With Iran less than a year away from full nuclear capability, and the Ahmadinejad regime unbowed by the West’s strategy of ever-harsher sanctions, the window for avoiding a Middle Eastern catastrophe is closing. While British and US diplomats scrambled to avert the crisis on the weekend, Israel’s Benyamin Netanyahu watched his self-determined fate as “the new Winston Churchill” unfold before his eyes. How worried should we be? By KEVIN BLOOM.
The two portraits that adorn the office of Benyamin Netanyahu say a lot about what the world can expect of the Israeli head of state in the face of Iran’s mounting nuclear capabilities. The first portrait, of Zionism’s founding father Theodor Herzl, denotes the prime minister’s core belief that Jews can only find safety in a national homeland. The second portrait, of Winston Churchill, expresses the former commando’s dedication to the principle that a true leader does not flinch when confronted by the facts. Like Herzl, who saw in the Dreyfus Affair at the end of the nineteenth century a portent of Nazism, Netanyahu sees in Mahmoud Ahmadinejad’s intransigence a likely repeat of the Holocaust. And like Churchill, who put the legacy of Neville “Peace in Our Time” Chamberlain to shame during World War Two, Netanyahu will not allow himself to balk at what he views as a genuine threat to his country’s existence.
It’s the latter portrait, of course, that Netanyahu holds closest to his heart. His personal identification with Churchill was made clear to the world in 2007, when he declared that “the year is 1938 and Iran is Germany”. Then, at a speech he gave before the UN General Assembly in 2009, he opened with the following words: “Over 70 years ago, Winston Churchill lamented what he called the ‘confirmed un-teachability of mankind’: the unfortunate habit of civilised societies to sleep until danger nearly overtakes them.”
While, by most accounts, Netanyahu’s self-identification with the British war-time hero falls short on a number of fronts (of which more shall be said below), the question brought up by his infamous UN speech remains: have the world’s “civilised societies” been once again asleep at the wheel?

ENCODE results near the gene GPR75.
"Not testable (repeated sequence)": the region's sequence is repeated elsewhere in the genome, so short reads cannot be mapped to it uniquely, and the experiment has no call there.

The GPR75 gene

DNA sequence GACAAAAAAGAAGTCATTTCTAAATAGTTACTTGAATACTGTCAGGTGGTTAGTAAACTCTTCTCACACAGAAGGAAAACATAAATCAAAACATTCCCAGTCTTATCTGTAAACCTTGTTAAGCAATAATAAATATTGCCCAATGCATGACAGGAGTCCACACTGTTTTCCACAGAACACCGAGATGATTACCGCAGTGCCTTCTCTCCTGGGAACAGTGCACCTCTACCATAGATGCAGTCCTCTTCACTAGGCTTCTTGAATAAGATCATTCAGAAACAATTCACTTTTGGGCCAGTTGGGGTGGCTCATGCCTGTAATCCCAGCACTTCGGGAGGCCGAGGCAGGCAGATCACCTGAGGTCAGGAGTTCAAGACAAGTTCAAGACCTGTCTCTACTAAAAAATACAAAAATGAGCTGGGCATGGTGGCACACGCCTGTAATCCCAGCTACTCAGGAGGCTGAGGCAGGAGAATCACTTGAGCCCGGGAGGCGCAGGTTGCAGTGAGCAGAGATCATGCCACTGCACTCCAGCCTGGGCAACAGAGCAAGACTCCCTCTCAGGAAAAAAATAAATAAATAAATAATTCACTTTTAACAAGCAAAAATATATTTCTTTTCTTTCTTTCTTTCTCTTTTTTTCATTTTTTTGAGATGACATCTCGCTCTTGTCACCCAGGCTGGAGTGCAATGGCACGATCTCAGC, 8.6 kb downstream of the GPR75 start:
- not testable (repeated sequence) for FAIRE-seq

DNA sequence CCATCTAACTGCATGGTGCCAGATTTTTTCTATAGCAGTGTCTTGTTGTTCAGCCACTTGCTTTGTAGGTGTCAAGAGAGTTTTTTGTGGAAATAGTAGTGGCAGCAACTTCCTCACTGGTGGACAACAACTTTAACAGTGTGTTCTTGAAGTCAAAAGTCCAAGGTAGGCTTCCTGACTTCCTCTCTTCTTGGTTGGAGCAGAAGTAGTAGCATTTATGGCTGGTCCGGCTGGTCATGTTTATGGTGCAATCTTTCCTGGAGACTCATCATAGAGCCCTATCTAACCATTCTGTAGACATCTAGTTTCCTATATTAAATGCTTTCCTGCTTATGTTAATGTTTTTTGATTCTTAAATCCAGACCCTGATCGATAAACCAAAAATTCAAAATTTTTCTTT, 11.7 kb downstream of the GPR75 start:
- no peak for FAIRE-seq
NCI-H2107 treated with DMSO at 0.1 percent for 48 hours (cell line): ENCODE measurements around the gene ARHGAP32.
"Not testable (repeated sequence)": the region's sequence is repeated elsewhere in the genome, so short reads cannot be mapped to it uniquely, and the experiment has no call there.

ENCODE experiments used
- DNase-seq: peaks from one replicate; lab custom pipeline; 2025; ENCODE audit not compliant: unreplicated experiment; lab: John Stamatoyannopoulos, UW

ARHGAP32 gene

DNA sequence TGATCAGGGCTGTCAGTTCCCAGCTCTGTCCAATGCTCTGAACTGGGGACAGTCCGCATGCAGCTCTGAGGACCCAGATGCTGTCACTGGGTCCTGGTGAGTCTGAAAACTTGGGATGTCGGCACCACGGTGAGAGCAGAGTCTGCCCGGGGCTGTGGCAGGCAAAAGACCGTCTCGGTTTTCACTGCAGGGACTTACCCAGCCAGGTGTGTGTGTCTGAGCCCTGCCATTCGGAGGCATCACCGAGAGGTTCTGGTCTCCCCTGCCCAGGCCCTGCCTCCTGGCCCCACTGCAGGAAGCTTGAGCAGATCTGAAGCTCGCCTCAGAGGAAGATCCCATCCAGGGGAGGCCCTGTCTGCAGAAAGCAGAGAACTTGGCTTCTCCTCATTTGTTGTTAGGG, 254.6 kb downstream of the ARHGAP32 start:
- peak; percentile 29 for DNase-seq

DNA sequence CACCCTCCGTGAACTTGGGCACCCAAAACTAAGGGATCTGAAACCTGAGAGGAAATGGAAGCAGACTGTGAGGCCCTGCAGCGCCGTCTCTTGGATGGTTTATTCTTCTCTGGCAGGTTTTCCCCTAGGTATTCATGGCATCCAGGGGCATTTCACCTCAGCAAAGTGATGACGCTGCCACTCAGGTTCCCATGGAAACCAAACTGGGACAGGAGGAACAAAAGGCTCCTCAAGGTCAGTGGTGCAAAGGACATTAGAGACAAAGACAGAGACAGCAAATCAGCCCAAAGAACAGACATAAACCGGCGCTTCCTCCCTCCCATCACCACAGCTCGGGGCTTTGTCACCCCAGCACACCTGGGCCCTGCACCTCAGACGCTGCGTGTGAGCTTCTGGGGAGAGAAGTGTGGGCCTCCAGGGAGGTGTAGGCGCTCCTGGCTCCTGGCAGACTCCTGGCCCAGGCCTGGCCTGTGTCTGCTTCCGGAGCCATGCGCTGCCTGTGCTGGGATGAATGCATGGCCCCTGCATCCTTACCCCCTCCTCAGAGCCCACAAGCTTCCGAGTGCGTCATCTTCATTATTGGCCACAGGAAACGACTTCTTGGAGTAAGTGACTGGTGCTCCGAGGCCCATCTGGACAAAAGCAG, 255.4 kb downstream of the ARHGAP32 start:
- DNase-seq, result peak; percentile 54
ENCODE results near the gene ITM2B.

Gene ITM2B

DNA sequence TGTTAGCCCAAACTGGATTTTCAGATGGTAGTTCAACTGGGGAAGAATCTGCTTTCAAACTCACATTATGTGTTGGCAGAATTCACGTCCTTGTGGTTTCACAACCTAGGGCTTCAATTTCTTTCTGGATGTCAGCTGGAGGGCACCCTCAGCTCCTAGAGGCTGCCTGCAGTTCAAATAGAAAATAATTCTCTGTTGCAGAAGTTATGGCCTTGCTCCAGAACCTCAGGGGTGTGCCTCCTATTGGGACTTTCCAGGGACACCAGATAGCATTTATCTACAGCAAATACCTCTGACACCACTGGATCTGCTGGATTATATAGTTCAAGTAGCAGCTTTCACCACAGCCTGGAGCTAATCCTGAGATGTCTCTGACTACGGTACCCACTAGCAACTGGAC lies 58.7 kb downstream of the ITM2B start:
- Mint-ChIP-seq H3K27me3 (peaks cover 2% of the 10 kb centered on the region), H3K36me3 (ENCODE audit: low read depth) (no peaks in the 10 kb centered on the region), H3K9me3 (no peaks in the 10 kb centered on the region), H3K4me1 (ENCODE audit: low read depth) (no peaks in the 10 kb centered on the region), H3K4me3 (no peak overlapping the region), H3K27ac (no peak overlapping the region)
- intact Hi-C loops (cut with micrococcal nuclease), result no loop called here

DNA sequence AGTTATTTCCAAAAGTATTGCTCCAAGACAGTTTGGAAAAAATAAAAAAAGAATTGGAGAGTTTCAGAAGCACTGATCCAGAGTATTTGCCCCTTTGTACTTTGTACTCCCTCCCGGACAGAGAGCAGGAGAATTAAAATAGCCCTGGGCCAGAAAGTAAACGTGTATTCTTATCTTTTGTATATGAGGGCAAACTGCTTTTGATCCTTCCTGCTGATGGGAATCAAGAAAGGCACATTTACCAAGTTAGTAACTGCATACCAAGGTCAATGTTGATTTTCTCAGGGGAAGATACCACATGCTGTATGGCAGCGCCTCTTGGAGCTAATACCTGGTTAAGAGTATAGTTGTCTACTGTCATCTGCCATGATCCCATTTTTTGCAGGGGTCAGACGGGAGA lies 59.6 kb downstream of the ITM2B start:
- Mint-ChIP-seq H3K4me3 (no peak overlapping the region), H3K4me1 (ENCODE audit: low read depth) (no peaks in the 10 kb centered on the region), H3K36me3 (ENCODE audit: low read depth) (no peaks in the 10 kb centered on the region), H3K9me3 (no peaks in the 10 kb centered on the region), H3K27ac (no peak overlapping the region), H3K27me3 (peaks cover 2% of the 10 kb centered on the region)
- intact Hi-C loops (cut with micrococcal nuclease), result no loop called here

Amongst other frightening items of journalism that have appeared in the last few days, an opinion piece published in The Telegraph on 17 February suggests the question isn’t so far-fetched. The op-ed began with the observation that if the two decades of relative comfort brought about by the end of the Cold War don’t end in 2012, the West’s efforts to prevent a nuclear catastrophe could trigger a huge crisis affecting millions. The piece went on to make this qualification:
“If that sounds like an alarmist prognosis, consider the situation in Iran. Despite an ever-tightening net of economic sanctions – not to mention a covert campaign of sabotage – Iran is drawing inexorably closer to achieving the ability to build nuclear weapons. At the last count, 6,208 centrifuges were enriching uranium inside a previously secret plant at Natanz, defying six United Nations resolutions which ban the regime in Tehran from operating a single such machine. Meanwhile, a further 412 centrifuges have been moved to another once-secret installation. The latter facility, known as the Fordow Fuel Enrichment Plant, was discovered only by the skill of British, American and French intelligence agencies. With enough space for 3,000 centrifuges, it lies beneath hundreds of feet of rock, meaning that it could be immune from military attack.”